The Reagan administration has reversed previous policy and has approved the shipment to China of a sophisticated computer system used in this country for highly accurate simulation of missile flight for the military and the National Aeronautics and Space Administration.
The decision has been controversial inside and outside the government because it comes as the United States is halting computer shipments to the Soviet Union, even down to the level of a computer that plays chess.
Sen. Jake Garn (R-Utah) believes exports to both China and the Soviet Union are dangerous, and is one of numerous sponsors of legislation to stop what Adm. Bobby R. Inman, former CIA deputy director, called "a hemorrhage of the country's technology."
The Commerce Department refused to comment on its approval of the shipment, except to say that trade with China has been greatly liberalized over the past few years, although there is still a prohibition on sending to China "equipment and technology that could make a significant contribution to the design, development or manufacture of new weapons or delivery systems. . . ."
John Celmer, an official in NASA's guidance and control branch, said his agency uses the same type and brand of computer being exported to "do design analysis and simulation of spacecraft control systems . . . to simulate a booster lifting off a pad, the rapid motion of the body" of the missile and what effects control commands for firing rockets have on the motion and direction of the missile.
The computer involved is called a "hybrid" because it combines two kinds of systems. Hybrid computers are used in this country, Celmer said, "mostly in simulations for problems in dynamic vehicles, for space and defense. That's all my experience," he said. But he added that it is possible the hybrid could be used for other kinds of simulation, such as process control in complex chemical plants.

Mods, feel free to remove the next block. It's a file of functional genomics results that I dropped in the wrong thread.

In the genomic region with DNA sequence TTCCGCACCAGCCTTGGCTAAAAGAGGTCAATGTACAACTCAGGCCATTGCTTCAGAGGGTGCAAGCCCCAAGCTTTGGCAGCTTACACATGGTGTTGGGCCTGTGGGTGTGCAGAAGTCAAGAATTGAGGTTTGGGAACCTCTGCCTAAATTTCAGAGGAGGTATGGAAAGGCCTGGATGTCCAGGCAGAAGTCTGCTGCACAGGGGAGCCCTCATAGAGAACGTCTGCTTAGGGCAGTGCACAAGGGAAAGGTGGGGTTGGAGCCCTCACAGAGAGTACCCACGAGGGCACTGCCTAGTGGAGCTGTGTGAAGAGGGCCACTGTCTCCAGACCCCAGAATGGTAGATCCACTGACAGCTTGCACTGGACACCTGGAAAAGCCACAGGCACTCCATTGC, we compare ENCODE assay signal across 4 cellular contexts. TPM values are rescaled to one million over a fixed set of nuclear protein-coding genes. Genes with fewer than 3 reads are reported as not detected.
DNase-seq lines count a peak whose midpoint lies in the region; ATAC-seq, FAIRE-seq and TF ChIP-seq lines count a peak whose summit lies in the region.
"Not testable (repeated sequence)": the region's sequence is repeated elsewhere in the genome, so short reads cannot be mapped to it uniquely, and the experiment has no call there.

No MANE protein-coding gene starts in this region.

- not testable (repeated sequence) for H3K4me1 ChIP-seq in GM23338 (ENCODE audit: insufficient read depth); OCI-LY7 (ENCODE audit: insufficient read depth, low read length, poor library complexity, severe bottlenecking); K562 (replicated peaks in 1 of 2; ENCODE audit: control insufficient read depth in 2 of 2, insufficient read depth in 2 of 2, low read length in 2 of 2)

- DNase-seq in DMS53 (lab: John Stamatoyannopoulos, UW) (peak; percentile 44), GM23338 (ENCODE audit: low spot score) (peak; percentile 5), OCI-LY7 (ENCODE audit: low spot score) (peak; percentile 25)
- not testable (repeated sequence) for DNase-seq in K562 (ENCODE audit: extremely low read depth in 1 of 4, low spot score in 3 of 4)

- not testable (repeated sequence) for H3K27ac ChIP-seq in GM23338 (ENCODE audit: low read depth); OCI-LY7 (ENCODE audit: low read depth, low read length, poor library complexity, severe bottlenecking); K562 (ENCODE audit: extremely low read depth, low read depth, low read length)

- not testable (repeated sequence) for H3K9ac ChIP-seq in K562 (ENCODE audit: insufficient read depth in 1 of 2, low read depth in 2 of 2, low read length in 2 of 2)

The first part of the $5 million computer system has already been shipped to China. It is manufactured by Electronics Associates of West Long Branch, N.J. The company has tried in previous years to get approval to sell the hybrid computer to China, but was turned down until the Reagan administration's liberalization of trade, according to a company spokesman.
China is now accorded a status above all other communist countries in trade with the United States. But the Chinese, to get the equipment, must say that it will be used for nonmilitary purposes. In this case, the machinery is being shipped to Harbin Institute of Technology, where the hybrid computer will be used in the institute's computer research department.
Electronics Associates says the system will be used for simulation of steel production, chemical processing and turbine dynamics.
Bills to stop such sales have been introduced in the Senate by Sens. Garn, Paul Laxalt (R-Nev.) and Mack Mattingly (R-Ga.) and in the House by Rep. Robin L. Beard (R-Tenn.) and others.